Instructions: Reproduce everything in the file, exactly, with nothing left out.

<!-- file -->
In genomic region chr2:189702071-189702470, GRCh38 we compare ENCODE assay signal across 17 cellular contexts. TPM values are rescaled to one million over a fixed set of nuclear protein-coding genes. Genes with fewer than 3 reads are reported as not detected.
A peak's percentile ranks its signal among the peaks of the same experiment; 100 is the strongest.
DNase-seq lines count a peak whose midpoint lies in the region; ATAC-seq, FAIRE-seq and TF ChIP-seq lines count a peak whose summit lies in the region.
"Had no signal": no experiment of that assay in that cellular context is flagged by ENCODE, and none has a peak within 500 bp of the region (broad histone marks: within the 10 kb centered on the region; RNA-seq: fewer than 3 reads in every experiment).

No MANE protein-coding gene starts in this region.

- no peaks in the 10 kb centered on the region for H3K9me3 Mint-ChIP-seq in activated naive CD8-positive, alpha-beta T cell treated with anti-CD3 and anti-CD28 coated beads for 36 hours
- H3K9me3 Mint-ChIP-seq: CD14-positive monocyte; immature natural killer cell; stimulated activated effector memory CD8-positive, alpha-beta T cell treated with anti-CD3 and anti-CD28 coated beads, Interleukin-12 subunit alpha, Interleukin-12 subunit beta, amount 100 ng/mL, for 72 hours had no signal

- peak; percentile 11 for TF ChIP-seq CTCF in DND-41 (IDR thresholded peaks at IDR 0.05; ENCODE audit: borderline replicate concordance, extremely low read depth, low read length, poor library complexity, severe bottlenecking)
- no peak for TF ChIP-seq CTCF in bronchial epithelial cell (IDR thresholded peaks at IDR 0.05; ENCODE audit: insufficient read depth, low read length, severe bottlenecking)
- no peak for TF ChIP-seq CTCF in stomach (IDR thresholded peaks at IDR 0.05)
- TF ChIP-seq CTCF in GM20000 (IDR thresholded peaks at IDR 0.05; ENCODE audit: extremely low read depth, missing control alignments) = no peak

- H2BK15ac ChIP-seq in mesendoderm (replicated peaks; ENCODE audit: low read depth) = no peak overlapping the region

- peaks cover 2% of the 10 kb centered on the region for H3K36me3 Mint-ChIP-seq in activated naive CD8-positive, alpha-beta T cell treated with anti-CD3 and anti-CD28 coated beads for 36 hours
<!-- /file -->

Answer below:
In genomic region chr2:189702071-189702470, GRCh38 we compare ENCODE assay signal across 17 cellular contexts. TPM values are rescaled to one million over a fixed set of nuclear protein-coding genes. Genes with fewer than 3 reads are reported as not detected.
A peak's percentile ranks its signal among the peaks of the same experiment; 100 is the strongest.
DNase-seq lines count a peak whose midpoint lies in the region; ATAC-seq, FAIRE-seq and TF ChIP-seq lines count a peak whose summit lies in the region.
"Had no signal": no experiment of that assay in that cellular context is flagged by ENCODE, and none has a peak within 500 bp of the region (broad histone marks: within the 10 kb centered on the region; RNA-seq: fewer than 3 reads in every experiment).

No MANE protein-coding gene starts in this region.

- no peaks in the 10 kb centered on the region for H3K9me3 Mint-ChIP-seq in activated naive CD8-positive, alpha-beta T cell treated with anti-CD3 and anti-CD28 coated beads for 36 hours
- H3K9me3 Mint-ChIP-seq: CD14-positive monocyte; immature natural killer cell; stimulated activated effector memory CD8-positive, alpha-beta T cell treated with anti-CD3 and anti-CD28 coated beads, Interleukin-12 subunit alpha, Interleukin-12 subunit beta, amount 100 ng/mL, for 72 hours had no signal

- peak; percentile 11 for TF ChIP-seq CTCF in DND-41 (IDR thresholded peaks at IDR 0.05; ENCODE audit: borderline replicate concordance, extremely low read depth, low read length, poor library complexity, severe bottlenecking)
- no peak for TF ChIP-seq CTCF in bronchial epithelial cell (IDR thresholded peaks at IDR 0.05; ENCODE audit: insufficient read depth, low read length, severe bottlenecking)
- no peak for TF ChIP-seq CTCF in stomach (IDR thresholded peaks at IDR 0.05)
- TF ChIP-seq CTCF in GM20000 (IDR thresholded peaks at IDR 0.05; ENCODE audit: extremely low read depth, missing control alignments) = no peak

- H2BK15ac ChIP-seq in mesendoderm (replicated peaks; ENCODE audit: low read depth) = no peak overlapping the region

- peaks cover 2% of the 10 kb centered on the region for H3K36me3 Mint-ChIP-seq in activated naive CD8-positive, alpha-beta T cell treated with anti-CD3 and anti-CD28 coated beads for 36 hours